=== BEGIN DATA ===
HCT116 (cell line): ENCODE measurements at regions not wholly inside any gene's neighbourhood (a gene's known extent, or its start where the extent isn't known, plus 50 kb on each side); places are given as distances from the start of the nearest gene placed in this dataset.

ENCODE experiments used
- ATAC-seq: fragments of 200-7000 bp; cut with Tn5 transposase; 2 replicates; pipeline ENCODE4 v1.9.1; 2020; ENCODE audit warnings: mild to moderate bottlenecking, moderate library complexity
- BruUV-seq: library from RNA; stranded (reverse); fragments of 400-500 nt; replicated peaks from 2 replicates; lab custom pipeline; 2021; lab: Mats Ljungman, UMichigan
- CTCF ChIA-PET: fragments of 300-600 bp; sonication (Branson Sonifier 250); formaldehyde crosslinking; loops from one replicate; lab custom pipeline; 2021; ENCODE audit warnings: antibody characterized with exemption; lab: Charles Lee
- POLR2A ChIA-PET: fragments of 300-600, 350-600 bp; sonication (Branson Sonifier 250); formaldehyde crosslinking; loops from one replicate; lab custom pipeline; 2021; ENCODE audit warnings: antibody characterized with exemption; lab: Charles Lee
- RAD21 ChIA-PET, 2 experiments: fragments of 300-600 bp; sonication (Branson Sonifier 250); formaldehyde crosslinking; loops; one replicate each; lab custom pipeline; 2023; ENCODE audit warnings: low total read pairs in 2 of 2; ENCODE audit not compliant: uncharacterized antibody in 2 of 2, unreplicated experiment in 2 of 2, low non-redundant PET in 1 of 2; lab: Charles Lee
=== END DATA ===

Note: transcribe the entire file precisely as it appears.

HCT116 (cell line): ENCODE measurements at regions not wholly inside any gene's neighbourhood (a gene's known extent, or its start where the extent isn't known, plus 50 kb on each side); places are given as distances from the start of the nearest gene placed in this dataset.

ENCODE experiments used
- ATAC-seq: fragments of 200-7000 bp; cut with Tn5 transposase; 2 replicates; pipeline ENCODE4 v1.9.1; 2020; ENCODE audit warnings: mild to moderate bottlenecking, moderate library complexity
- BruUV-seq: library from RNA; stranded (reverse); fragments of 400-500 nt; replicated peaks from 2 replicates; lab custom pipeline; 2021; lab: Mats Ljungman, UMichigan
- CTCF ChIA-PET: fragments of 300-600 bp; sonication (Branson Sonifier 250); formaldehyde crosslinking; loops from one replicate; lab custom pipeline; 2021; ENCODE audit warnings: antibody characterized with exemption; lab: Charles Lee
- POLR2A ChIA-PET: fragments of 300-600, 350-600 bp; sonication (Branson Sonifier 250); formaldehyde crosslinking; loops from one replicate; lab custom pipeline; 2021; ENCODE audit warnings: antibody characterized with exemption; lab: Charles Lee
- RAD21 ChIA-PET, 2 experiments: fragments of 300-600 bp; sonication (Branson Sonifier 250); formaldehyde crosslinking; loops; one replicate each; lab custom pipeline; 2023; ENCODE audit warnings: low total read pairs in 2 of 2; ENCODE audit not compliant: uncharacterized antibody in 2 of 2, unreplicated experiment in 2 of 2, low non-redundant PET in 1 of 2; lab: Charles Lee